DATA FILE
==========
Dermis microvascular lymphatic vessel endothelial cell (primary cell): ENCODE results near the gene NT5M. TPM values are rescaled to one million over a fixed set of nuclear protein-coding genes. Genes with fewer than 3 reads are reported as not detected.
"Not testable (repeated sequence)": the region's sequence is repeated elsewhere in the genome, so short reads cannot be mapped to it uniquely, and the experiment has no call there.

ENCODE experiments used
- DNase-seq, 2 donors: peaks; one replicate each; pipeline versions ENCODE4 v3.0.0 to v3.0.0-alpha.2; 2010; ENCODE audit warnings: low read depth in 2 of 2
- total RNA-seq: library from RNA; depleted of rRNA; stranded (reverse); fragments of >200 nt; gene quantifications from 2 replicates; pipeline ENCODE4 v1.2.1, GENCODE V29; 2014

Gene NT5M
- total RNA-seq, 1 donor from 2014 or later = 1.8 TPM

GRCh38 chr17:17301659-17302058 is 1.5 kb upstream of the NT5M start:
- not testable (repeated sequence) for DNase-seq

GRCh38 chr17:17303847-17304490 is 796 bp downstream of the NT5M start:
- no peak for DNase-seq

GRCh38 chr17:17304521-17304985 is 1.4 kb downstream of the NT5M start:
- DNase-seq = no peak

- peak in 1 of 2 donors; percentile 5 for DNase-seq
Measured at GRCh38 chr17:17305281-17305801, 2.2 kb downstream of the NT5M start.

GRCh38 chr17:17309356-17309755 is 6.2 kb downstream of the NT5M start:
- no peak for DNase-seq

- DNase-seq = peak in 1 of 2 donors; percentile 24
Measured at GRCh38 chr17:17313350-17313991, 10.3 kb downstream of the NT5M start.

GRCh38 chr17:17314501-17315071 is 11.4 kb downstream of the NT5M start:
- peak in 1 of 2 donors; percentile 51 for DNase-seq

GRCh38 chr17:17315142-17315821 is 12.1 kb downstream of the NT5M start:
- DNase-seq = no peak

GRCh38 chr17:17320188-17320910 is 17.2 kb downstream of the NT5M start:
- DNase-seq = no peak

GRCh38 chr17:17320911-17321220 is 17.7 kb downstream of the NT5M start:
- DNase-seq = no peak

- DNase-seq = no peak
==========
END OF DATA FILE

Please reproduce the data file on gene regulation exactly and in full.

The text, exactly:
Dermis microvascular lymphatic vessel endothelial cell (primary cell): ENCODE results near the gene NT5M. TPM values are rescaled to one million over a fixed set of nuclear protein-coding genes. Genes with fewer than 3 reads are reported as not detected.
"Not testable (repeated sequence)": the region's sequence is repeated elsewhere in the genome, so short reads cannot be mapped to it uniquely, and the experiment has no call there.

ENCODE experiments used
- DNase-seq, 2 donors: peaks; one replicate each; pipeline versions ENCODE4 v3.0.0 to v3.0.0-alpha.2; 2010; ENCODE audit warnings: low read depth in 2 of 2
- total RNA-seq: library from RNA; depleted of rRNA; stranded (reverse); fragments of >200 nt; gene quantifications from 2 replicates; pipeline ENCODE4 v1.2.1, GENCODE V29; 2014

Gene NT5M
- total RNA-seq, 1 donor from 2014 or later = 1.8 TPM

GRCh38 chr17:17301659-17302058 is 1.5 kb upstream of the NT5M start:
- not testable (repeated sequence) for DNase-seq

GRCh38 chr17:17303847-17304490 is 796 bp downstream of the NT5M start:
- no peak for DNase-seq

GRCh38 chr17:17304521-17304985 is 1.4 kb downstream of the NT5M start:
- DNase-seq = no peak

- peak in 1 of 2 donors; percentile 5 for DNase-seq
Measured at GRCh38 chr17:17305281-17305801, 2.2 kb downstream of the NT5M start.

GRCh38 chr17:17309356-17309755 is 6.2 kb downstream of the NT5M start:
- no peak for DNase-seq

- DNase-seq = peak in 1 of 2 donors; percentile 24
Measured at GRCh38 chr17:17313350-17313991, 10.3 kb downstream of the NT5M start.

GRCh38 chr17:17314501-17315071 is 11.4 kb downstream of the NT5M start:
- peak in 1 of 2 donors; percentile 51 for DNase-seq

GRCh38 chr17:17315142-17315821 is 12.1 kb downstream of the NT5M start:
- DNase-seq = no peak

GRCh38 chr17:17320188-17320910 is 17.2 kb downstream of the NT5M start:
- DNase-seq = no peak

GRCh38 chr17:17320911-17321220 is 17.7 kb downstream of the NT5M start:
- DNase-seq = no peak

- DNase-seq = no peak